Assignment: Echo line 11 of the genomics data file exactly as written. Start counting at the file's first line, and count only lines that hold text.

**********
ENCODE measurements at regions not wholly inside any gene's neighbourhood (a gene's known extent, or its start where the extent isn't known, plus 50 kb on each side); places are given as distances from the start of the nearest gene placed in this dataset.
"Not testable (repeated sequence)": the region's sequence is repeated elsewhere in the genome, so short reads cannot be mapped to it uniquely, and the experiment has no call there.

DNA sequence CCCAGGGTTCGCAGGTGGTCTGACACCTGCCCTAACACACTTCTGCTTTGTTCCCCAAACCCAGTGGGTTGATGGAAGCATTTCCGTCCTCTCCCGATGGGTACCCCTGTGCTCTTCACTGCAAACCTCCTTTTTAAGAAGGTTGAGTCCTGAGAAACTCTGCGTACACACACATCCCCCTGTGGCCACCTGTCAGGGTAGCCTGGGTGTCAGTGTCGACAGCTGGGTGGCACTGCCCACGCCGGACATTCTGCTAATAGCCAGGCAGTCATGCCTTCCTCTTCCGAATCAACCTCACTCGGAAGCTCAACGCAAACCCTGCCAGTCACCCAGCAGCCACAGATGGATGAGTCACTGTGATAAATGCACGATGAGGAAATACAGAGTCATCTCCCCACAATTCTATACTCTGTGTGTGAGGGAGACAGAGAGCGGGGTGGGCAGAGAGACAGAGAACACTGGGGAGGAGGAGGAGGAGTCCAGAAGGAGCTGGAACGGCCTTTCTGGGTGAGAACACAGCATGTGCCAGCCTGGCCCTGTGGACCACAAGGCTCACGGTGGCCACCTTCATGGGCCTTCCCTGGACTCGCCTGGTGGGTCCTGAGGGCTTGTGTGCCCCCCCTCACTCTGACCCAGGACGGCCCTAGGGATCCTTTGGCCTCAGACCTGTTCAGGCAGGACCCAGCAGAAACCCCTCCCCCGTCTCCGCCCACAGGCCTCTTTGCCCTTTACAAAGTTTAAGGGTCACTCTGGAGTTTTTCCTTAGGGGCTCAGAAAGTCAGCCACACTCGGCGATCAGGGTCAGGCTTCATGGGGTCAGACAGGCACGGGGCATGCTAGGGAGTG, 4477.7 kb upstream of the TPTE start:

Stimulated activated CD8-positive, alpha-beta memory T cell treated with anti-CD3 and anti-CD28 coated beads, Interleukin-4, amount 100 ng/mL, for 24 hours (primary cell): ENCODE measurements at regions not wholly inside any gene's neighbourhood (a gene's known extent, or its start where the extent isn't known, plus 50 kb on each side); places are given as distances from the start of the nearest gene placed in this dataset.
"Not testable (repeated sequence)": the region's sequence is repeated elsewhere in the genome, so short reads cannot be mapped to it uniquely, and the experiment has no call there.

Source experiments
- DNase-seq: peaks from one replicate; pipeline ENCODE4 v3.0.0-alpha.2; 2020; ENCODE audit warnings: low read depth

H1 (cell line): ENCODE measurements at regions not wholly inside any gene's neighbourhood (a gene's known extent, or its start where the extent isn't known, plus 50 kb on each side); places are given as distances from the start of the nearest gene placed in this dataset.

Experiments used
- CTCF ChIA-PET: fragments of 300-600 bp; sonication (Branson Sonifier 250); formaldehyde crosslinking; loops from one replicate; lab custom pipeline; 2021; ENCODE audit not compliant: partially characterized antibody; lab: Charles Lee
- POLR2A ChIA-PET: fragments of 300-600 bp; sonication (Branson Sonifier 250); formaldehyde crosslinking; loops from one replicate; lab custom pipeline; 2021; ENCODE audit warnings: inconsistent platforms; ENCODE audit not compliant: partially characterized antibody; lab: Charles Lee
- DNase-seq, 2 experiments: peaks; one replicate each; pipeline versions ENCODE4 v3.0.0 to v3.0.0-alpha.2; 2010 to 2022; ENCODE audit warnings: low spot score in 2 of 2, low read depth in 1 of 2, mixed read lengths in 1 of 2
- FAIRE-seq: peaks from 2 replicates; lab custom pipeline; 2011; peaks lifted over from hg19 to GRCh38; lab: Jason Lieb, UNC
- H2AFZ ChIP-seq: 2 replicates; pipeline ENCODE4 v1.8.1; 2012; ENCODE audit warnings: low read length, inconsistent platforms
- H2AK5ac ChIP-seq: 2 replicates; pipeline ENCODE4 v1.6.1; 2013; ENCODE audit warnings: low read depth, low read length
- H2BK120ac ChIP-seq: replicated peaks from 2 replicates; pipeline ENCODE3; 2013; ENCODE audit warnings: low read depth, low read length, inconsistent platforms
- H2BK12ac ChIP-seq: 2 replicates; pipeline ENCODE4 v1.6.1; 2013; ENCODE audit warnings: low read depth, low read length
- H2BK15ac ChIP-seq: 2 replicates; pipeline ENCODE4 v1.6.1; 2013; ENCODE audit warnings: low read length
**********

- POLR2A ChIA-PET: fragments of 300-600 bp; sonication (Branson Sonifier 250); formaldehyde crosslinking; loops from one replicate; lab custom pipeline; 2021; ENCODE audit warnings: inconsistent platforms; ENCODE audit not compliant: partially characterized antibody; lab: Charles Lee